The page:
This month, we are excited to be hosting a series of panel discussions on employee mental health with Comcast, Delta Air Lines, The Home Depot, Hewlett Packard Enterprise, and Activision Blizzard at The Conference Board’s 18th Annual Employee Health Care Conference in New York and San Diego.
People across Berkshire, Buckinghamshire, and Oxfordshire will be eligible for free access to a clinically-proven digital programme for tackling insomnia, following an award of almost £1m that could spur its adoption across the NHS.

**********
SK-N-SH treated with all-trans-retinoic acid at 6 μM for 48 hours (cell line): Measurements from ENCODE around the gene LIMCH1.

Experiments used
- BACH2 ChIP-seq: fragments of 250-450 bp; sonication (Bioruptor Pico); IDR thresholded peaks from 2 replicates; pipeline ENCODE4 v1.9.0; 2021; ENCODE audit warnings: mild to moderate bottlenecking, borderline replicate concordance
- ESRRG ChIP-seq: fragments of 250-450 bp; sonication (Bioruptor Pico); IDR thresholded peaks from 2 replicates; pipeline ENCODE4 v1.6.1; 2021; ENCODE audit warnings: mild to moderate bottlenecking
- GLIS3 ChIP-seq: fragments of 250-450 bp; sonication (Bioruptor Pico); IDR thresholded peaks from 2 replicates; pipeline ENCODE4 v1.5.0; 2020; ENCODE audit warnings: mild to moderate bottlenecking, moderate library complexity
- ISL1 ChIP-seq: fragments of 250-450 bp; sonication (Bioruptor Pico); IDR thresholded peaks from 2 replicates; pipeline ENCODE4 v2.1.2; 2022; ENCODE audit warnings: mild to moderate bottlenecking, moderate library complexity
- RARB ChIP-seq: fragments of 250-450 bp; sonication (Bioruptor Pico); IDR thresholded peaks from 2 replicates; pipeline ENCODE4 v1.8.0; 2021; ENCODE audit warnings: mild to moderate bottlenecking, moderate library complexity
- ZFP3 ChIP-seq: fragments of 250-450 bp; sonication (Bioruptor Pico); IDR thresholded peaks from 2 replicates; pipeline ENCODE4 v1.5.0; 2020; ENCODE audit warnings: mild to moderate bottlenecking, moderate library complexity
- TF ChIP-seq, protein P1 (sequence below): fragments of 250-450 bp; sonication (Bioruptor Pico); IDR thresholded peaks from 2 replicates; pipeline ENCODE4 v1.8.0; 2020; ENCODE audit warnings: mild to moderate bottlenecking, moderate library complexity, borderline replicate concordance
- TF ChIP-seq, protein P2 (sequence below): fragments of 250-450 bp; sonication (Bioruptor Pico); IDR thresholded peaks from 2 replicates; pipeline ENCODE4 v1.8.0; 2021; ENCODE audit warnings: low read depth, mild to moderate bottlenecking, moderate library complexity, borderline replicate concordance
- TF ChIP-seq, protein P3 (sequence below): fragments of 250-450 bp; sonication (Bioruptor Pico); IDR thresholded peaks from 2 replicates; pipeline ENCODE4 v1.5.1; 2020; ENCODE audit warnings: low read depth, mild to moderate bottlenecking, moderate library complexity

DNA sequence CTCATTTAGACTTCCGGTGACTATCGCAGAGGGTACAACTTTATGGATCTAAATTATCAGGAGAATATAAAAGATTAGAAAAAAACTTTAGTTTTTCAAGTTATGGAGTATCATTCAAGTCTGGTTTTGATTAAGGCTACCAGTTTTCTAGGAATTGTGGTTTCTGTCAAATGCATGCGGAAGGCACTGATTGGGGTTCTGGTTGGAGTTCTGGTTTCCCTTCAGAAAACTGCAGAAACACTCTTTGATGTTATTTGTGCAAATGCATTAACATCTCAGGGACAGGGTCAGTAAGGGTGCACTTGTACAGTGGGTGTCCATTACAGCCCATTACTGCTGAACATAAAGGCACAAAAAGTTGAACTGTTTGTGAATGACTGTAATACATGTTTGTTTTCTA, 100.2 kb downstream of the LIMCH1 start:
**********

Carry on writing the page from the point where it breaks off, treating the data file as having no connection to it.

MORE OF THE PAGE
We all know how painful it is to have a poor night’s sleep, or worse, a string of them. What is not as well known, however, is the importance of good sleep to one’s mental health. Poor sleep not only produces problems with mood, productivity, performance, and physical health (Kripke et al., 2002; Sigurdson & Ayas, 2007; Zohar, Tzischinsky, Epstein, & Lavie 2005; ), it is also associated with high rates of anxiety and depression. One large clinical study found that people with insomnia were approximately 10 and 17 times more likely to have depression and anxiety, respectively, than people with healthy sleep (Taylor, Lichstein, Durrence, Reidel, & Bush, 2005). So what explains this overlap and why does it matter?